National accreditation isn’t as difficult to get as regional accreditation. For this reason, it is viewed as less prestigious. And, where regional certification is often reserved for public (like a state university) and private universities (like an Ivy League institution), national certification is usually reserved for trade schools, for-profit colleges, and online-only institutions.
Many certification exams and professional exams require you to have a degree from a regionally accredited school to sit for the exam. Some employers might also require you to have a degree from a regionally accredited institution.
So, is an online degree the same as a traditional degree?
As you look for online degrees vs traditional degrees, bear in mind that the backing of a traditional school is necessary. Accreditation is also critically important. Include these two criteria in your search for an online degree program to be sure you choose a college that will help you pursue your future goals.
Do Employers Respect Online Degrees?
According to a 2019 report by Northwestern University, 92 percent of employers view an online degree from a traditional school as favorable. That same report reveals that 83 percent of business leaders believe that an online degree from a traditional school has the same value as a degree earned on campus. These are obviously very favorable statistics if you wish to pursue an online education.
But, there are some caveats to how employers view online degrees.
The Northwestern study also reveals this: only 42 percent of employers would hire a job candidate whose online degree came from an online-only school – even if that school is accredited. So, when considering the question, “do employers respect online degrees?”, the reputation of the school you choose has a lot to do with it.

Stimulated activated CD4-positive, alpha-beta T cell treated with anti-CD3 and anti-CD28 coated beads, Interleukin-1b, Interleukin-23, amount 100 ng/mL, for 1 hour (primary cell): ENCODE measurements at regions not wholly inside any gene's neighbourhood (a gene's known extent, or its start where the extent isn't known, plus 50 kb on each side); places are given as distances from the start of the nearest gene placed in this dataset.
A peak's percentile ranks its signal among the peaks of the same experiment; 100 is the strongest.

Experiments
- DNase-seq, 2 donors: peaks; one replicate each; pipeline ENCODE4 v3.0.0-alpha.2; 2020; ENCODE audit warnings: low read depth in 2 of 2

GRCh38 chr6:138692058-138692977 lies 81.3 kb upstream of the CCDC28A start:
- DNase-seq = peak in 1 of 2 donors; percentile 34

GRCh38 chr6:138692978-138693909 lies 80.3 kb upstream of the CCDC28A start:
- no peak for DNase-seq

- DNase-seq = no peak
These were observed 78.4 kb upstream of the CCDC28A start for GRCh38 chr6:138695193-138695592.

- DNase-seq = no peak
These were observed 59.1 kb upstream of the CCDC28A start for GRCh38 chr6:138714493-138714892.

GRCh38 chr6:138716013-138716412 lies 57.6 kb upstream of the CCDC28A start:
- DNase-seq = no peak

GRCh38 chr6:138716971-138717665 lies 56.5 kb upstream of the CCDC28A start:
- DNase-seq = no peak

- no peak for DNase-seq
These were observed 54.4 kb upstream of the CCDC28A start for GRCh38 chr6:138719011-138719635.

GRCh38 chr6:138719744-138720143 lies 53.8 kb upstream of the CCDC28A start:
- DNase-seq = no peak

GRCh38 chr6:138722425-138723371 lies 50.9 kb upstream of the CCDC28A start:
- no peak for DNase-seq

Part of this issue is the quality of online instruction and the quality of the faculty. You need to remember that the faculty is the most valuable asset of a school. Part of your school search should include an examination of the quality of the online faculty and their reputation in their field of study.
When you take online courses from traditional brick-and-mortar institutions, you’ll find that the vast majority of the time, online courses are taught by the same faculty that teach on campus. You’ll have the same coursework and assignments. You’ll take the same tests and complete the same projects. This goes back to the school’s reputation – employers know that the same faculty teach both types of courses, and therefore view online learning more favorably when it comes from traditional schools.
So, our central question of “how do employers view online degrees?” has a complicated answer. While there is a very favorable view of online learning and online degrees, the caveat that the degree comes from a traditional school is an important point to remember for employers and online degrees.
See also: 30 Cheap Accredited Online Colleges
A Favorable Shift Towards Online Programs
As mentioned earlier, online learning used to be viewed as a lesser means of getting a degree. But there has been a shift towards acceptance of online learning, and in many cases, it’s now the preferred method of getting a degree.
This shift in attitude has led to an explosion of distance learning. A 2019 study by the Department of Education and the National Center for Education Statistics (NCES) revealed that more than 7.3 million students in the U.S. were enrolled in at least one distance education course (online learning, hybrid classes, etc.). Of those, nearly 3.5 million students studied exclusively online either full-time or part-time.
Most online degrees are earned at the bachelor’s level. The NCES study showed that nearly 2.5 million of the 3.5 million students that studied completely online earned a degree from bachelor’s degree programs.
But if you’re thinking about getting a graduate degree, online degrees are becoming more popular at that degree level. According to the NCES, more than 1 million students worked exclusively on an online post-baccalaureate degree in 2019. So, are online masters degrees accepted by employers? With more and more students getting graduate degrees online, potential employers are demonstrating a willingness to hire employees whose graduate studies were done remotely.